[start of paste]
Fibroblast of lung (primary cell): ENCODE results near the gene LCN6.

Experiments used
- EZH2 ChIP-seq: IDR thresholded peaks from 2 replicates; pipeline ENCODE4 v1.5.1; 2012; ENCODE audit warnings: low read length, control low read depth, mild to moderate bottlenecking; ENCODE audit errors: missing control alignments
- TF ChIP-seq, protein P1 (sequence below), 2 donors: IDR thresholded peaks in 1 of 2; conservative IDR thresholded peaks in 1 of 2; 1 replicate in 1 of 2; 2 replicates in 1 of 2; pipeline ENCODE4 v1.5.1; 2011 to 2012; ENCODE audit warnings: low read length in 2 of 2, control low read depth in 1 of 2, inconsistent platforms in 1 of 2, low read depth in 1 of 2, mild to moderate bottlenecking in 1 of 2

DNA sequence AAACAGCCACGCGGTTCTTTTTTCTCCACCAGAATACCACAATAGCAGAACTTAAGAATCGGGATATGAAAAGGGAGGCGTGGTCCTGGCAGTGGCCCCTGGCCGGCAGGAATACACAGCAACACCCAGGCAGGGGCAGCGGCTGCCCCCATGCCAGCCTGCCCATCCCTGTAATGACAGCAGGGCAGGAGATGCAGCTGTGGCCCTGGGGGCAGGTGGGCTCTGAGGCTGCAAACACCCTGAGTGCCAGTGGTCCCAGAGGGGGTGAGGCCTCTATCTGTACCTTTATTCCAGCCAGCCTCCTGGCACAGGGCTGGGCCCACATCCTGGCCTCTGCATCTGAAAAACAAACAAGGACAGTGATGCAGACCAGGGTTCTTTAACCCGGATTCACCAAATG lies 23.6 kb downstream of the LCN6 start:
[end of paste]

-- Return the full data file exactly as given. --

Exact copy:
Fibroblast of lung (primary cell): ENCODE results near the gene LCN6.

Experiments used
- EZH2 ChIP-seq: IDR thresholded peaks from 2 replicates; pipeline ENCODE4 v1.5.1; 2012; ENCODE audit warnings: low read length, control low read depth, mild to moderate bottlenecking; ENCODE audit errors: missing control alignments
- TF ChIP-seq, protein P1 (sequence below), 2 donors: IDR thresholded peaks in 1 of 2; conservative IDR thresholded peaks in 1 of 2; 1 replicate in 1 of 2; 2 replicates in 1 of 2; pipeline ENCODE4 v1.5.1; 2011 to 2012; ENCODE audit warnings: low read length in 2 of 2, control low read depth in 1 of 2, inconsistent platforms in 1 of 2, low read depth in 1 of 2, mild to moderate bottlenecking in 1 of 2

DNA sequence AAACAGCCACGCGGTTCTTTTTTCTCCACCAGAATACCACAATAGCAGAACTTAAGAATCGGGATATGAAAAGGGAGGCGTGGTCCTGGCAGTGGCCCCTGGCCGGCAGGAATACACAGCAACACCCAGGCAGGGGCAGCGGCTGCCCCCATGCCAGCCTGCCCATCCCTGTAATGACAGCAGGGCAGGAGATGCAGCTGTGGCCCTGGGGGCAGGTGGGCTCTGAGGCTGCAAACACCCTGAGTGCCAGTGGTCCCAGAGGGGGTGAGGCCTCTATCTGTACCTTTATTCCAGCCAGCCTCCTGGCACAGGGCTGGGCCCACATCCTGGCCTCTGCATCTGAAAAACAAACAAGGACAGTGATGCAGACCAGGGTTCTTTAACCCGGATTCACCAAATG lies 23.6 kb downstream of the LCN6 start: